Hooke’s Law of Stress and Strain

Hooke’s Law of Stress and Strain

Hooke’s Law

Famous scientist Robert Hooke observed close relation between stress and strains. Is 1678 he expressed this relation by a law. It is called Hooke’s law. This Law is a principle of physics that states that the force needed to extend or compress a spring by some distance is proportional to that distance. The law is stated below:

“Within the elastic limit, the stress applied is proportional to the strain produced”. On the application of stress on an elastic body, the strain experienced by the body (amount of deformation) is directly proportional to the stress applied.

Mathematically it can be written as; stress strain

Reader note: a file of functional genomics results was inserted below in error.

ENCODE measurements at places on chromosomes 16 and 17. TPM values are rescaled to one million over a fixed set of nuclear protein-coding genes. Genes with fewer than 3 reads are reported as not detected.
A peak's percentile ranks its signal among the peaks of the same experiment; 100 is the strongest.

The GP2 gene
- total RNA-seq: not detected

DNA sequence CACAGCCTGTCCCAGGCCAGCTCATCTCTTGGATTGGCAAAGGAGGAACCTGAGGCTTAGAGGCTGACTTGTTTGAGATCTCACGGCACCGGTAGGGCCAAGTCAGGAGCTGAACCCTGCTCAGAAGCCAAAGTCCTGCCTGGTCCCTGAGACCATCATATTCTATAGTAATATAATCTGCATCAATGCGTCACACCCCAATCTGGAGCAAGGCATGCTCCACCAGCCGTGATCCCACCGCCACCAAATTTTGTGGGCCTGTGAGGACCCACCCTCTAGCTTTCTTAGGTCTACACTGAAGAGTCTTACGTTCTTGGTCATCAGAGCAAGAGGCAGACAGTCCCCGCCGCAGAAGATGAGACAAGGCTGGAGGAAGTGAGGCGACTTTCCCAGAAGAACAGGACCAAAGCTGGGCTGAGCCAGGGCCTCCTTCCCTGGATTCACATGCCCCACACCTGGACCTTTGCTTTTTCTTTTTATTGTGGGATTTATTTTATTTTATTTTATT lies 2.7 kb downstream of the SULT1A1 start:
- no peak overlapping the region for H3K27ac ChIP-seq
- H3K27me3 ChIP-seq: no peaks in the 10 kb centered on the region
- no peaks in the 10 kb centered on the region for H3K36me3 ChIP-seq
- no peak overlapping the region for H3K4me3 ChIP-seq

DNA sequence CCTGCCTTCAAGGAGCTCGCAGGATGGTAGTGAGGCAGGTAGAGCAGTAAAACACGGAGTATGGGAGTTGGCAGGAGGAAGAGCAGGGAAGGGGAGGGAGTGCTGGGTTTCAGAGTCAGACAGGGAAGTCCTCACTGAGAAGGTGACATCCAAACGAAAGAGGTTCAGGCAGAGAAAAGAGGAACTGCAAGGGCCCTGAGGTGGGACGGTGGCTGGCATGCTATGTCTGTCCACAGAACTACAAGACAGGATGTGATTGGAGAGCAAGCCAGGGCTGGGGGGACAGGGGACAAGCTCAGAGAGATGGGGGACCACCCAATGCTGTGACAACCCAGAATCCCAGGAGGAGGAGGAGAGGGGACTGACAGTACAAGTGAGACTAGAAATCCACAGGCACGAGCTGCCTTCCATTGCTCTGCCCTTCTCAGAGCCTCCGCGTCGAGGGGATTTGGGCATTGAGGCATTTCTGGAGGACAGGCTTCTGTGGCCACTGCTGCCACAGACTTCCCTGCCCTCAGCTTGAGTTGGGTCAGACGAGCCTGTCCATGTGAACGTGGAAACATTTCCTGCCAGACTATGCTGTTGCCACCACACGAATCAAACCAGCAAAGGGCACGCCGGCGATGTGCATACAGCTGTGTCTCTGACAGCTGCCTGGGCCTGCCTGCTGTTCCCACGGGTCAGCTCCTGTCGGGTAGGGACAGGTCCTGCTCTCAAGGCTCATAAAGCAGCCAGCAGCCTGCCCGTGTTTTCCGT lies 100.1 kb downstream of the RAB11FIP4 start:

or, stress = constant x strain

or, stress / strain = constant

This constant is called co-efficient of elasticity. It’s also called elastic constant.

Explanation: When force is applied on a body, then there appears strain or deformation. If force does not exceed the elastic limit, according to Hook’s law, more the strain of a body, more is the stress. From the definition of stress we know force per unit area is called stress. So, more the applied force per unit area, more will be strain; that means, its length, volume and size will change more. The amount of strain will be same as the amount of force applied on a unit area.

This law had many important practical applications, with one being the creation of a balance wheel, which made possible the creation of the mechanical clock, the portable timepiece, the spring scale and the manometer. Also, because it is a close approximation of all solid bodies, numerous branches of science and engineering as also indebted to Hooke for coming up with this law. These include the disciplines of seismology, molecular mechanics and acoustics.